Avocado farmer accidentally stumbles upon “Spanish Stonehenge”
- Several menhirs — giant manmade rocks — had been found at the farm years earlier.
- A more extensive, LiDAR-assisted search found more than 500 ancient artifacts, including tombs and necropolises.
- Unfortunately for the farmer, excavations will continue until 2026.
In La Torre-La Janera, a small stretch of land in the Huelva province near the Guadiana River in southern Spain, a farmer asked the Junta de Andalucía, his regional government, for permission to plant 600 hectares of avocados. In any other circumstance, the Junta would have approved this request right away. Upward of 97% of Spain’s avocados are grown in Andalucía, after all, making the crop an indispensable part of the region’s economy.
This time, though, the Junta decided an archaeological survey would have to be conducted first. A previous survey of La Torre-La Janera was conducted in 2018 to investigate claims from local residents who said they had seen strange-looking stones on the avocado farm’s hillside. Upon closer inspection, those stones turned out to be menhirs: oval-shaped, manmade stones created during the Bronze Age.
Even back then, surveyors suspected that more menhirs could be hiding on the avocado farm, yet they were in no particular hurry to investigate. When the farmer proposed his plan to grow avocados, however, the Junta made plans to search every nook and cranny. A second, far more extensive survey took place from 2020 to 2021. To the Junta’s delight — and perhaps the avocado farmer’s chagrin — this survey produced more finds than anyone involved possibly could have imagined.
“Now this survey has borne fruit of a rather different sort envisaged by the farmer,” The Olive Press, a newspaper for expats living in Spain, jokingly reported on the day that those finds were announced to the public. Combined use of aerial photography and LiDAR (short for “light detection and ranging”) technology unearthed a grand total of 526 menhirs and five dolmens. The surveyors also found three circular burial sites, a quarry, and four necropolises.
Several of those terms are familiar only to archaeologists. Dolmens are comprised of menhirs, placed together to form roofed tombs. Cists are made up of menhirs, too, but instead of roofed tombs, they form structures shaped like coffins. Similar to dolmens, cists most likely were used to bury the dead. Quarries are places where rocks or minerals are extracted from the surface, while necropolises were the cemeteries of the ancient world.
According to José Antonia Linares, an archaeologist from Huelva University who spoke to LiveScience about the survey’s findings, several structures at the La Torre-La Janera farm appear to be arranged in a pattern that is unlike anything seen in the Iberian Peninsula. In their headline, LiveScience refers to the excavation site as a “Spanish Stonehenge” — a title not without cause, as the avocado farm contains some of the largest megaliths ever found on the European mainland.
Dating the megaliths
Megaliths have been found all over Europe, from the fjords of Scandinavia and the heartland of the British islands to the shores of the Mediterranean Sea and, as is now clear, even the hills of southern Spain. It is believed that the practice of hewing and placing giant boulders for the purpose of burying and commemorating the dead spread across the continent during the Neolithic period via waves of human migration, possibly from the Near East.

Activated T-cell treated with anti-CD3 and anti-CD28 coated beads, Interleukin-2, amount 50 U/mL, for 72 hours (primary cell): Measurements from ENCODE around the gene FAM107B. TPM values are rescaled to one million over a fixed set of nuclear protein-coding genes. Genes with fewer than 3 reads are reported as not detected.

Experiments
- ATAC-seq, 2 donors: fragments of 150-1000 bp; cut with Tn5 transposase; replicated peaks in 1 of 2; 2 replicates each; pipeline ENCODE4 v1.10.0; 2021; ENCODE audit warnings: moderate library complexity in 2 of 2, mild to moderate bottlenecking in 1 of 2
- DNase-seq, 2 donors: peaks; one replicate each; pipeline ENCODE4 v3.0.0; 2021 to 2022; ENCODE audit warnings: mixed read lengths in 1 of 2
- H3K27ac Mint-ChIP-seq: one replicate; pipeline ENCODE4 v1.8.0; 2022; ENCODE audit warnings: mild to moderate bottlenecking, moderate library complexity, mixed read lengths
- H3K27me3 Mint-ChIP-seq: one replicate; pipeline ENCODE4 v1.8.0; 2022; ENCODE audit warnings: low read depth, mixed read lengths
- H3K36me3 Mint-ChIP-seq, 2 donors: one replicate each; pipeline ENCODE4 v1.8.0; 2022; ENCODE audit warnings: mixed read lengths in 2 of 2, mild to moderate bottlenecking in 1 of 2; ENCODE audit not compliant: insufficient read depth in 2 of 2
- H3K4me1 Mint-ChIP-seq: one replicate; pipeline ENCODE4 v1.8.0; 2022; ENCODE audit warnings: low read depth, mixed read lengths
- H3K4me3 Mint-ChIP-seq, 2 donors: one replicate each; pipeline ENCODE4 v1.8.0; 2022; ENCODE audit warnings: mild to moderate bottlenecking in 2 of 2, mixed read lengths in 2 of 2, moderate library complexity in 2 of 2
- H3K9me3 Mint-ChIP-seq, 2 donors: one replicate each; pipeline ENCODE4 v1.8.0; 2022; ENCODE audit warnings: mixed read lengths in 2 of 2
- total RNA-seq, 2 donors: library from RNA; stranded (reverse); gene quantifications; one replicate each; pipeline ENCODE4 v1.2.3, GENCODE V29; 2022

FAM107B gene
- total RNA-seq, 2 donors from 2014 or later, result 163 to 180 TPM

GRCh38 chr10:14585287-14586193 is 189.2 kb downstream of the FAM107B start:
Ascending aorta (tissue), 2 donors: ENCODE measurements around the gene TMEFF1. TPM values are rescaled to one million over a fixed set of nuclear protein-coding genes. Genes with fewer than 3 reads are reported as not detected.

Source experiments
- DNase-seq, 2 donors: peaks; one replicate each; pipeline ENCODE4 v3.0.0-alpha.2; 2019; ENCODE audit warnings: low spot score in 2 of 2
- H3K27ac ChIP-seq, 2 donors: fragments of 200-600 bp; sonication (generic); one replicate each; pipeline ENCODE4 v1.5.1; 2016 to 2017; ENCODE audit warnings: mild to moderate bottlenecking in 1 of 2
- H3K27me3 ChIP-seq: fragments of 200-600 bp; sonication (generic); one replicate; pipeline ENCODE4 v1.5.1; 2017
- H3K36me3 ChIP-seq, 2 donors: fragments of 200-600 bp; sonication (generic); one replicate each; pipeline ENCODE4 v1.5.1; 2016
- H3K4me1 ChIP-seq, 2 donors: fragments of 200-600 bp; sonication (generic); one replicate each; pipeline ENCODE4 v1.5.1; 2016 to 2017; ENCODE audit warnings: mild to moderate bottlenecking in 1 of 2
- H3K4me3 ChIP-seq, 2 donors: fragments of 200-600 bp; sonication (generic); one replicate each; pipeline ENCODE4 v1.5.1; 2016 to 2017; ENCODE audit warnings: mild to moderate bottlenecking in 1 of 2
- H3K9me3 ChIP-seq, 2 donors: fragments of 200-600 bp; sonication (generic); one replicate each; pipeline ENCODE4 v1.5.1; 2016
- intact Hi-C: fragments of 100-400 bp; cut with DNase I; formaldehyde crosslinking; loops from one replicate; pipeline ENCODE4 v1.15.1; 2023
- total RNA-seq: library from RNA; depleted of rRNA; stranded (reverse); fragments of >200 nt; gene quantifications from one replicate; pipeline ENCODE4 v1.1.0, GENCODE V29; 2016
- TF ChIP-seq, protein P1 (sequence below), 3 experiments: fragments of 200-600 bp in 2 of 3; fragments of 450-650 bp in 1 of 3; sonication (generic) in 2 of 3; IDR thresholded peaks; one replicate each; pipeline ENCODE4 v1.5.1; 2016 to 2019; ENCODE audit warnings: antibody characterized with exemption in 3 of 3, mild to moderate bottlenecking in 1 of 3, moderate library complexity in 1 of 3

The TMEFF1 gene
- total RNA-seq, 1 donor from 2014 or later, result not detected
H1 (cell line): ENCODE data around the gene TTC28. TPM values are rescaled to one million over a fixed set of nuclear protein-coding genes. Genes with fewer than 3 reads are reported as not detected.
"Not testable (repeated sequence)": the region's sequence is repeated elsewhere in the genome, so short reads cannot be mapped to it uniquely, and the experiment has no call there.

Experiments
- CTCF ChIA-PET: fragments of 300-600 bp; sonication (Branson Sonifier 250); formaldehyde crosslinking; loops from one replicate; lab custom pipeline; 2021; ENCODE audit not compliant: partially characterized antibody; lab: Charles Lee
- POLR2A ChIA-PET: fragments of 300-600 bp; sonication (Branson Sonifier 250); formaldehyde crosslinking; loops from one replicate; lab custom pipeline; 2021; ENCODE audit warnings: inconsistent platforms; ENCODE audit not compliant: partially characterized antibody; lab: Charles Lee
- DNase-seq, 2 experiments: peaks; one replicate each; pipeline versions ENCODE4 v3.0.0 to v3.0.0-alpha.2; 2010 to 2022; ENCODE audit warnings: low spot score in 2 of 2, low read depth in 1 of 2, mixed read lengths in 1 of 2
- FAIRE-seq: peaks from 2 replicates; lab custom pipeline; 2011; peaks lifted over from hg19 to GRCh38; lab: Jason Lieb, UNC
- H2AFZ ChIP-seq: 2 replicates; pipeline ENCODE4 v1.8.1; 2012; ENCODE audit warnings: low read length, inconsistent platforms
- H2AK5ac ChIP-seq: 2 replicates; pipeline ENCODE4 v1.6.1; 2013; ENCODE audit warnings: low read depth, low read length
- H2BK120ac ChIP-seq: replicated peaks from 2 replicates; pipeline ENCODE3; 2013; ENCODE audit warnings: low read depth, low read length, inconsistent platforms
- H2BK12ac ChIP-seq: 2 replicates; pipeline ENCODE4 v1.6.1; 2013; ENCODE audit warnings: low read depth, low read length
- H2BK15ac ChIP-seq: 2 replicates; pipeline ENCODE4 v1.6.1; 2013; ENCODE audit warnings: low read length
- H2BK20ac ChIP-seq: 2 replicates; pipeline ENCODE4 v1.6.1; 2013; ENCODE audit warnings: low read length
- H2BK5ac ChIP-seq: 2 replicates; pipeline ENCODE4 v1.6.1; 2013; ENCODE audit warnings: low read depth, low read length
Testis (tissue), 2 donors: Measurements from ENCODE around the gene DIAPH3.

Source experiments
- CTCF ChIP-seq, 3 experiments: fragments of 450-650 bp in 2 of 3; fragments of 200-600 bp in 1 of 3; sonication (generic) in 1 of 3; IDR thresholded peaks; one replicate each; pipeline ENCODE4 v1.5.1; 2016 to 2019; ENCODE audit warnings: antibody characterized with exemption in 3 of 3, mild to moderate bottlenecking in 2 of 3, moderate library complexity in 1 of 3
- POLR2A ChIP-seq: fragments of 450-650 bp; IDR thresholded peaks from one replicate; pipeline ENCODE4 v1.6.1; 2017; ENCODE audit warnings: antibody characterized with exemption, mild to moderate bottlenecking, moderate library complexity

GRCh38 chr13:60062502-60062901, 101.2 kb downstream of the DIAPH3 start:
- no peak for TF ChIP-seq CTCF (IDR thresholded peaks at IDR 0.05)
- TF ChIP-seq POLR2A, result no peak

Studying the origins and evolution of this ancient practice has proven difficult for many reasons. First and foremost, the Neolithic period lasted a very long time, from 10,000 to 2200 BC. On top of this, the majority of megaliths lack the organic material necessary to date them with any degree of accuracy. The estimates that archaeologists work with are based on analyses not of the rocks, but of materials buried near them, which tend to be between 3,000 and 6,500 years old.
So far, no human remains have been identified at La Torre-La Janera. While Lineras and his team have yet to fully investigate the tombs and their contents, they do not expect to stumble upon a large number of remains. If the tombs contained skeletons at one point in the past, those skeletons are unlikely to have been preserved by the Andalucía’s acidic soil, which tends to favor avocados over human bones. Still, the researchers believe some of the megaliths date back to the 6th century BC.
Tombs and cosmic clocks
Linares further discusses the chronology of La Torre-La Janera in an article written for the Spanish journal Trabajos de Prehistoria. In this (untranslated) article, Linares distinguishes between individual burials, which probably took place between 2300 and 1900 BC, and collective burials, which are much, much older.
But the megaliths were not used for burials only. Linares also considers territorial, ritual, and astronomical purposes. In La Torre-La Janera, the menhirs were placed at spots that provide excellent visibility over the valley below. Like their counterparts at Stonehenge, they also seem to line up with important astronomical events like the solstices and equinoxes. Perhaps these structures, aside from being tombs, also functioned as cosmic clocks that told their builders when to prepare for seasonal festivities.
Excavations will carry on at La Torre-La Janera until 2026 — bad news for the unnamed avocado farmer, but good news for the archaeological community.